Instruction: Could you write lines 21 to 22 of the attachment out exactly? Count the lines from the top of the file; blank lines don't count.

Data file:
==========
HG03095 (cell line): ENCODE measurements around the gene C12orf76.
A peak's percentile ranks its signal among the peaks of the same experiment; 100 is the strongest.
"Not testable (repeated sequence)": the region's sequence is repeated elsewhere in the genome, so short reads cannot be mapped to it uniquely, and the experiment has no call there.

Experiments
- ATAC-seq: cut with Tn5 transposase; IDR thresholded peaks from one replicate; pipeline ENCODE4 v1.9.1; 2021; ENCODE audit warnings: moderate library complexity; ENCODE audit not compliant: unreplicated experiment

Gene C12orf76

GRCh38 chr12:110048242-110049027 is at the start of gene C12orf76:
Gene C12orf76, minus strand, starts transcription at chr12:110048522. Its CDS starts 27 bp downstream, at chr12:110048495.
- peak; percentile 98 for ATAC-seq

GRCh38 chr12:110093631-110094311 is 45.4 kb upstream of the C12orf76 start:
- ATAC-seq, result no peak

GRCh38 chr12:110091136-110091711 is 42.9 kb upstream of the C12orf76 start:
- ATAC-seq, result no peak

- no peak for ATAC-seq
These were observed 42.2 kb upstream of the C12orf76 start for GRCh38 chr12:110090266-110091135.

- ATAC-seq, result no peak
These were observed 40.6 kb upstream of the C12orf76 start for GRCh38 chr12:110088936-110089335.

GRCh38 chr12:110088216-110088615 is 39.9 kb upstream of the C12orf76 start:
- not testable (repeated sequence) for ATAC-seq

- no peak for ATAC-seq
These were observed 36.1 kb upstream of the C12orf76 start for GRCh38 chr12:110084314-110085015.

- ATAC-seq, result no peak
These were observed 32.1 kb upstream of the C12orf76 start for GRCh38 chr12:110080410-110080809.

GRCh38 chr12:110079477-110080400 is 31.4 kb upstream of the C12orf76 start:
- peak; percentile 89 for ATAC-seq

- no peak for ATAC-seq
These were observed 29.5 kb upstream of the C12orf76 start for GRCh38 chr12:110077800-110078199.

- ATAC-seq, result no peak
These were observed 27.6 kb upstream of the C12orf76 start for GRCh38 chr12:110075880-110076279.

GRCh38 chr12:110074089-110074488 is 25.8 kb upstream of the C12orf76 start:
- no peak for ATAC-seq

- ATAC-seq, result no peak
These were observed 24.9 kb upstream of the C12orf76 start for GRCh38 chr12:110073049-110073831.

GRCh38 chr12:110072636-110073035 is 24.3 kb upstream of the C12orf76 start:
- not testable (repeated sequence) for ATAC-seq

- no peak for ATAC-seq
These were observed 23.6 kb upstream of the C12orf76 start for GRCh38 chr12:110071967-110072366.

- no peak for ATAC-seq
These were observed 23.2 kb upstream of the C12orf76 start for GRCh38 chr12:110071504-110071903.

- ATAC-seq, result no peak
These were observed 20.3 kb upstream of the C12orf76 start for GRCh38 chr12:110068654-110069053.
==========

These were observed 36.1 kb upstream of the C12orf76 start for GRCh38 chr12:110084314-110085015.

- ATAC-seq, result no peak